DORA debated at Hillsboro City Council


An application for a Designated Outdoor Refreshment Area (DORA) that would allow open alcohol containers in Hillsboro in the historic downtown area branching out to the city’s greenspace was debated at the Thursday meeting of the Hillsboro City Council. This DORA, which will be open from Thursday through Saturday from 3 p.m. to 10 p.m., was filed on March 20, 2023, with the council hearing the first reading to approve the area during the April 13 meeting.

A number of Hillsboro residents voiced both support and opposition to the proposal during the meeting.

“I just want to appeal to council’s common sense and judgment tonight when you again consider the DORA,” Herb Day, Hillsboro Mayor Justin Harsha’s opposition in the upcoming Republican primary, said. “Will it really attract business to the uptown downtown business area? I submit that it won’t, but I’m only one voice. The people who elected you who are your friends and neighbors and fellow Christians will be watching your vote … so I hope that you will reconsider this whenever it comes time to vote.”

Harsha said that although the application for the DORA was pulled out of submission last month, it has been resubmitted to the city council.

“We did pull the DORA from last month because there were some modifications we needed to make, and also we wanted to make sure that there were three full readings, and when we looked at it the last time, we were either going to have to vote by emergency or we were going to have to have an emergency meeting to have the full three readings,” Harsha said.

The meeting also allowed multiple people to voice their approval or dissent for the DORA.

Michael Brown, a Hillsboro resident opposed to the proposal, said he lived in Hillsboro when there were five bars in the city and his parents told him to be home on Friday and Saturday by 9 p.m. “before things break loose.”

“If you talk to the older policemen from my generation, they will tell you they had a very difficult time of policing Hillsboro because their time was spent taking care of all that things that were taking place on the sidewalk,” Brown said. “As a pastor also, I am scattered within this entire community, and for the very few that want it, there is an extreme amount that don’t.”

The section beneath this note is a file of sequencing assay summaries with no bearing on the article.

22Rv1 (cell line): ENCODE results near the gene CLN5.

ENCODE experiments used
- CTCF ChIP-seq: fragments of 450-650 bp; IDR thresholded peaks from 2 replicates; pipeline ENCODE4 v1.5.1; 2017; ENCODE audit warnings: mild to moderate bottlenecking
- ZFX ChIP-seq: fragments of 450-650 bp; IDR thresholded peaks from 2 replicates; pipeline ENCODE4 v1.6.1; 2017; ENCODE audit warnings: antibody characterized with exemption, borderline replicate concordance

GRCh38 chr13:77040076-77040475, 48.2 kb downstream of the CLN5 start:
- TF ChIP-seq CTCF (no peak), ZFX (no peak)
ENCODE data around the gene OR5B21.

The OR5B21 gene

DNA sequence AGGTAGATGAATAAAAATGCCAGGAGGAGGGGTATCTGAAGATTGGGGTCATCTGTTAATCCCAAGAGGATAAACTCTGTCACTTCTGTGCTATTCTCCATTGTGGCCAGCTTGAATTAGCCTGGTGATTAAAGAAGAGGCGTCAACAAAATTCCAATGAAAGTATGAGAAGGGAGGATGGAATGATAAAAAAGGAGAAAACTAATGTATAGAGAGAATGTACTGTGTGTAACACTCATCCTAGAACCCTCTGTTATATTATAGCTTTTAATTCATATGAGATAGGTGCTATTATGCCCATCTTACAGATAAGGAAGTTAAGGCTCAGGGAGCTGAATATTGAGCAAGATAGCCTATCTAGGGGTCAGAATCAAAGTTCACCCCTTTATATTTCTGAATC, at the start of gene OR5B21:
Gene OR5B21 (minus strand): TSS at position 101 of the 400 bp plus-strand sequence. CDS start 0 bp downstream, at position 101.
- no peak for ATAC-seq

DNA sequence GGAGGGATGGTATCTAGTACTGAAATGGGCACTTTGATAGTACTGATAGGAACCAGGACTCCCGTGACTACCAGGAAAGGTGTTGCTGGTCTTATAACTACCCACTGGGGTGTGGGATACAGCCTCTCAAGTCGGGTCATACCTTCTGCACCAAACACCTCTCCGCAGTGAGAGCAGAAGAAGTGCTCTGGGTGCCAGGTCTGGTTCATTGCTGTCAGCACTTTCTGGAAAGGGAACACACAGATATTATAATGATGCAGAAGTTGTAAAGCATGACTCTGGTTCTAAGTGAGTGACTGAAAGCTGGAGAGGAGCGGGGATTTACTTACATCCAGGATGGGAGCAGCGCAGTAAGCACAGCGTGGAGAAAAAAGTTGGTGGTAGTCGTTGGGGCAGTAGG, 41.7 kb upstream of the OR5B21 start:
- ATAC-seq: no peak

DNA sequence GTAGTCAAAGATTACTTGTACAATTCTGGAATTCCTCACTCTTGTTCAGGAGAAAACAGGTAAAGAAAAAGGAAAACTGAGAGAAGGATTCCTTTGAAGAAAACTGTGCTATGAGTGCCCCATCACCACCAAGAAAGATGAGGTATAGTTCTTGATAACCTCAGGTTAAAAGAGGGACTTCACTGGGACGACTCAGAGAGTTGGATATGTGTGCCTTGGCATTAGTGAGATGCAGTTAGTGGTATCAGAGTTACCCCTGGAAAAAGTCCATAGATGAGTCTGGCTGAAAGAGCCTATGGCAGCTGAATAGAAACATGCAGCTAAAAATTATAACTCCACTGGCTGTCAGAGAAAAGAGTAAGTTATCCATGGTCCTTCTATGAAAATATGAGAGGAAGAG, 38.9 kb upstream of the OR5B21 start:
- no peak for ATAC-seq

Hillsboro resident Tracy Aranyos also spoke against the proposal at the meeting.

“There are only so many businesses that can have a liquor license, so having an DORA and having people walk far distances is not safe,” she said. “You don’t have to have a DORA because you could get a three-day permit to have beer gardens, which is what Greenfield does.”

Karen Harris, who recently moved to Hillsboro with her husband said she also does not want to see the proposal move forward.

“If we start letting it happen, when is it going to stop?” she said. “What else is going to come in? What else are they going to want? Are they going to have strip clubs next?”

There were also those that voiced their approval for the DORA.

Hillsboro resident Brittany Tolliver was one of those that spoke at the meeting.

“I like our small community and being part of a small community, but what it is missing is recreation and opportunity for growth,” Tolliver said. “We are trying to grow it, and people do want to settle and raise a family, but with naysayers to any opportunity to grow or change that’s not going to happen, and we are going to flounder as a city, period.”